YouTube generally bans content with hate speech, bullying and nudity, among other categories that violate its community guidelines. However, it makes some exceptions — allowing such otherwise prohibited content if YouTube deems the videos to have “educational, documentary, scientific or artistic” merit.
The Google-owned video giant has been accused of inconsistently applying its policies to all creators. YouTube insists is treats all content the same, regardless of the speaker, political viewpoint, their background, their position, or their affiliations.
However, there’s a carve-out to allow certain material if YouTube finds there’s “a compelling reason with visible context for viewers,” YouTube’s head of global content policy Michael Grosack wrote in a blog post Thursday.
YouTube often refers to the exception as “EDSA,” which stands for “Educational, Documentary, Scientific or Artistic,” according to Grosack.
In the blog post, Grosack provided examples of when it allows otherwise violative content:
- Bullying: YouTube may allow content that shows insults or bullying directed at kids as part of an educational anti-bullying campaign (provided the minors are actors or their identity hidden).
- Hate speech and violence: The platform may allow a documentary about World War II that features speeches from Nazi leaders if the documentary “provides historical context and does not aim to support views promoted by the Third Reich.”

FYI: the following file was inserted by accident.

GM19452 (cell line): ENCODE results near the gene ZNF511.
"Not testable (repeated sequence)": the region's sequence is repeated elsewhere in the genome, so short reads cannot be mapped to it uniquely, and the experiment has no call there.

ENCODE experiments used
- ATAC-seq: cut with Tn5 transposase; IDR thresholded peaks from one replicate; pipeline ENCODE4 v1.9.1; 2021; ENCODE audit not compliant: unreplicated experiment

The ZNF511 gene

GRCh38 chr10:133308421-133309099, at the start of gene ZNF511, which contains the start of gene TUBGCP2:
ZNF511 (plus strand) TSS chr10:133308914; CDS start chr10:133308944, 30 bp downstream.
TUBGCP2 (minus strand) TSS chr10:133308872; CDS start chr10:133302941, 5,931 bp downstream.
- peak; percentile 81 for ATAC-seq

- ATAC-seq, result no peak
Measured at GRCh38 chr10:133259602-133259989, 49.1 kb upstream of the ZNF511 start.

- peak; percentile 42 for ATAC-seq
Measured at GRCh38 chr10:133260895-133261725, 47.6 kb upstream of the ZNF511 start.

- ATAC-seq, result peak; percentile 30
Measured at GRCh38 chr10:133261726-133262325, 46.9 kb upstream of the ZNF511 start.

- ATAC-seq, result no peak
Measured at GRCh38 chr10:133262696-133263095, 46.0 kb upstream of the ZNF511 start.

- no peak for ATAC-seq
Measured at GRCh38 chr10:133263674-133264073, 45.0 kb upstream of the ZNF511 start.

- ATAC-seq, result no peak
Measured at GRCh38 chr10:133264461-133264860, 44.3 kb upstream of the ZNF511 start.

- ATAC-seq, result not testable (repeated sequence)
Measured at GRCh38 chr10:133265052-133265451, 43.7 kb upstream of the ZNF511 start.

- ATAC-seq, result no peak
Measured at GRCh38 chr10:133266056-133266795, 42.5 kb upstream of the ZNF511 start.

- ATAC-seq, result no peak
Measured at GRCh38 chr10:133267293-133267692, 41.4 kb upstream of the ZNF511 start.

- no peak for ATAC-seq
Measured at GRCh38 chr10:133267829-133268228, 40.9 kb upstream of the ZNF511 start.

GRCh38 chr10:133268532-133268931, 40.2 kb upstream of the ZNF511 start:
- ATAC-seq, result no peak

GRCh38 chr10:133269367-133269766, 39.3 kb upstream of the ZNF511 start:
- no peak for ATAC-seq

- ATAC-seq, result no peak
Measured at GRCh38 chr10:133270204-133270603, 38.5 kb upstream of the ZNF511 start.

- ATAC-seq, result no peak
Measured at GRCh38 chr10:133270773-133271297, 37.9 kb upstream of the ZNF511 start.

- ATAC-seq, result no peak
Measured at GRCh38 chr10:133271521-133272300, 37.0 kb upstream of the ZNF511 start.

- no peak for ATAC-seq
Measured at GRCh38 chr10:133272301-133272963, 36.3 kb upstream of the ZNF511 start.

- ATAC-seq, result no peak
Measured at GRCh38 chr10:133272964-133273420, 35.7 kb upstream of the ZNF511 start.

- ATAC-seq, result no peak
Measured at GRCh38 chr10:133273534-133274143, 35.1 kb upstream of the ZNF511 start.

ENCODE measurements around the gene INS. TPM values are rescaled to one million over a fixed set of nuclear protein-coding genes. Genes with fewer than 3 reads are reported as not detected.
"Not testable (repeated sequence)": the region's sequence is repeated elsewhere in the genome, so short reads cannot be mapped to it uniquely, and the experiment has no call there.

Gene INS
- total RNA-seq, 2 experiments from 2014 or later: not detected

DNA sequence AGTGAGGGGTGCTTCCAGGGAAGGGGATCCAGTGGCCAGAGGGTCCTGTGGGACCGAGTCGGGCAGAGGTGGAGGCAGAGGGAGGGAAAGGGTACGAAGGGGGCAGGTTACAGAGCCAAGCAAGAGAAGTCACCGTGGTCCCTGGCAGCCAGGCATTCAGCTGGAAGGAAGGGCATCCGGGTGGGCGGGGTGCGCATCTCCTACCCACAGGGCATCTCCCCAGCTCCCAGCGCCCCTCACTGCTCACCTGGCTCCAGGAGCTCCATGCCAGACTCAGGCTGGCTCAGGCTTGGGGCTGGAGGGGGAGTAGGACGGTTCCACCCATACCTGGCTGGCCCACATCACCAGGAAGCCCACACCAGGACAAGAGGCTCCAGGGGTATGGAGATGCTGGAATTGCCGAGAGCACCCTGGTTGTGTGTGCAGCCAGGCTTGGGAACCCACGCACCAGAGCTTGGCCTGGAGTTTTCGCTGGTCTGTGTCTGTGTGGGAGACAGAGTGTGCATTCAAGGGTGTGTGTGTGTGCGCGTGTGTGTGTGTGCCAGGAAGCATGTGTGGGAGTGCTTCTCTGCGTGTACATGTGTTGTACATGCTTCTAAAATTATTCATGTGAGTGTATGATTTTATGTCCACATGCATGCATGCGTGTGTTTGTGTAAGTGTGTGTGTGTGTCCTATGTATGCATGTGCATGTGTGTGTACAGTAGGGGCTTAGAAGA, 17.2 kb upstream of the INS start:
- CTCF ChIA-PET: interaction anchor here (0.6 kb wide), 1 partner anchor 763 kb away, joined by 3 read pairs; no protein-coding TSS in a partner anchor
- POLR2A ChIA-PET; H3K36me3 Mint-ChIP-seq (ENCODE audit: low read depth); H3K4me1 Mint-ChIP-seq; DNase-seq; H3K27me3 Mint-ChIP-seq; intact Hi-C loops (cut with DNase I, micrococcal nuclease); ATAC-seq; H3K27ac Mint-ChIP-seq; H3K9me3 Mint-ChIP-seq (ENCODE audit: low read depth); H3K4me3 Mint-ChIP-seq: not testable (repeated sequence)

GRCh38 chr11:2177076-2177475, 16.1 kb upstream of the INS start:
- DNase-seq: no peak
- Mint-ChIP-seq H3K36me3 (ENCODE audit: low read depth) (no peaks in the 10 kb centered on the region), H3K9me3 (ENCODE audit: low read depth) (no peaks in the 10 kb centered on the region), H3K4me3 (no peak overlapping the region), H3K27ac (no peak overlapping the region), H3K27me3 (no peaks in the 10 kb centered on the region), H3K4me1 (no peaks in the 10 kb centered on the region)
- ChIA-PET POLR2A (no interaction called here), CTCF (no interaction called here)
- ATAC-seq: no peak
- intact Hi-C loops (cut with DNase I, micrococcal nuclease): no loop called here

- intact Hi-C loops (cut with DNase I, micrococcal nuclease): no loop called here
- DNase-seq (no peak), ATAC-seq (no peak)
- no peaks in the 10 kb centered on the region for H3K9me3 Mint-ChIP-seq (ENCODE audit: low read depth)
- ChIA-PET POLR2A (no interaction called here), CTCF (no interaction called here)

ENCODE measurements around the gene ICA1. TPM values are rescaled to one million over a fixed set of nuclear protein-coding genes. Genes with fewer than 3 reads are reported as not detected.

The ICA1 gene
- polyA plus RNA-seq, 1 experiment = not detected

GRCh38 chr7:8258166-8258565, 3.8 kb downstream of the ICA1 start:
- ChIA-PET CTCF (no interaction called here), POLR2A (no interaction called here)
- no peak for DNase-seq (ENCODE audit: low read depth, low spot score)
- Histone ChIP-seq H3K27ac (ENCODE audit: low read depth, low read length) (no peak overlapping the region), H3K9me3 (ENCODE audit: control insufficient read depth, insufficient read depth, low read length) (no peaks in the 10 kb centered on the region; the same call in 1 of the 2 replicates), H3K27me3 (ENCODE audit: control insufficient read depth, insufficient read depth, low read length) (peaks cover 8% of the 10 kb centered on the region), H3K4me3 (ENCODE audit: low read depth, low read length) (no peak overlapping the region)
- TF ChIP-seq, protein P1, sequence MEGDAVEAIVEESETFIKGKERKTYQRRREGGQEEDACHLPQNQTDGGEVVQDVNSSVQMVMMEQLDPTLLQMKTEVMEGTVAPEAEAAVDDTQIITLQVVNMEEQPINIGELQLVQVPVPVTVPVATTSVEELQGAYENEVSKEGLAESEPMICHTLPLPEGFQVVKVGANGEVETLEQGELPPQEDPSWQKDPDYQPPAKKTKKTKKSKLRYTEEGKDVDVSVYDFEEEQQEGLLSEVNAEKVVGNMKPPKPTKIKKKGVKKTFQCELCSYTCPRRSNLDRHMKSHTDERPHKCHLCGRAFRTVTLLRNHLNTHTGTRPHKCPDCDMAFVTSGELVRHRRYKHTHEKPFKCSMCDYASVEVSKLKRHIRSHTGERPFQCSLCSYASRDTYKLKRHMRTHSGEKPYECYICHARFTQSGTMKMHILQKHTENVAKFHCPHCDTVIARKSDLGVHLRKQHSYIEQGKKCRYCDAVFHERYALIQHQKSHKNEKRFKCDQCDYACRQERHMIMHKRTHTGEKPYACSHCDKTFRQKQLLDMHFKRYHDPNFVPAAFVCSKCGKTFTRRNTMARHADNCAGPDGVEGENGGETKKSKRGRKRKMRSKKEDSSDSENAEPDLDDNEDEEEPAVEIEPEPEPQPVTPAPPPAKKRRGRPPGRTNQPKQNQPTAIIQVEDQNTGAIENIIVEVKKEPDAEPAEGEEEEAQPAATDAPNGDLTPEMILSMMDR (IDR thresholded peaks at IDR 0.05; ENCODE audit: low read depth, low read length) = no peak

- Nudity: YouTube does not allow nudity that is “meant to be sexually gratifying (like pornography)” but there are instances where nudity can have scientific value, like a video with imagery of a medical professional conducting a physical examination. In addition, YouTube may allow videos posted by a photographer exhibiting nude portraits or a music video featuring nude or semi-nude dancers “for artistic purposes.”
- Derogatory language based on race, sexuality, religion: Attacks targeting an individual with slurs based on race, sexuality, religion or other protected attributes are banned. But a comedy “roast” using such terms toward a subject “who is visible as a willing participant may be allowed, as we consider this to be artistic expression.”
To help determine whether a video might qualify for an EDSA exception, “we look at multiple factors, including the video title, descriptions and the context provided in the video’s audio or imagery,” Grosack wrote. “These decisions are nuanced and context is important. And we know it can be tricky for creators and viewers to understand why one video stays up while another is taken down.”
YouTube does not automatically grant EDSA exceptions for a video solely because it is part of a news broadcast or conference, Grosack noted. For some categories — like videos containing hate speech, graphic violence, content from violent criminal organizations, or COVID-19 medical misinformation — “we have a higher bar, given the dangers they present to the public,” he wrote. Such videos must include context in the imagery or audio of the video itself and it must be clear to the viewer that the creator’s aim is not to “promote or support the content that violates our policies,” Grosack said. For example, content telling people that the COVID-19 does not exist is allowed only if the content’s audio or imagery “also directly refutes these claims or gives greater weight to the consensus from health and medical authorities that the claims are untrue.”
Meanwhile, content that endangers children or any content with footage of deadly violence filmed by the perpetrator is never allowed on YouTube.
“We hope this explanation will help viewers and creators better understand how we make these decisions to keep educational, documentary, scientific, and artistic content thriving on YouTube,” Grosack added.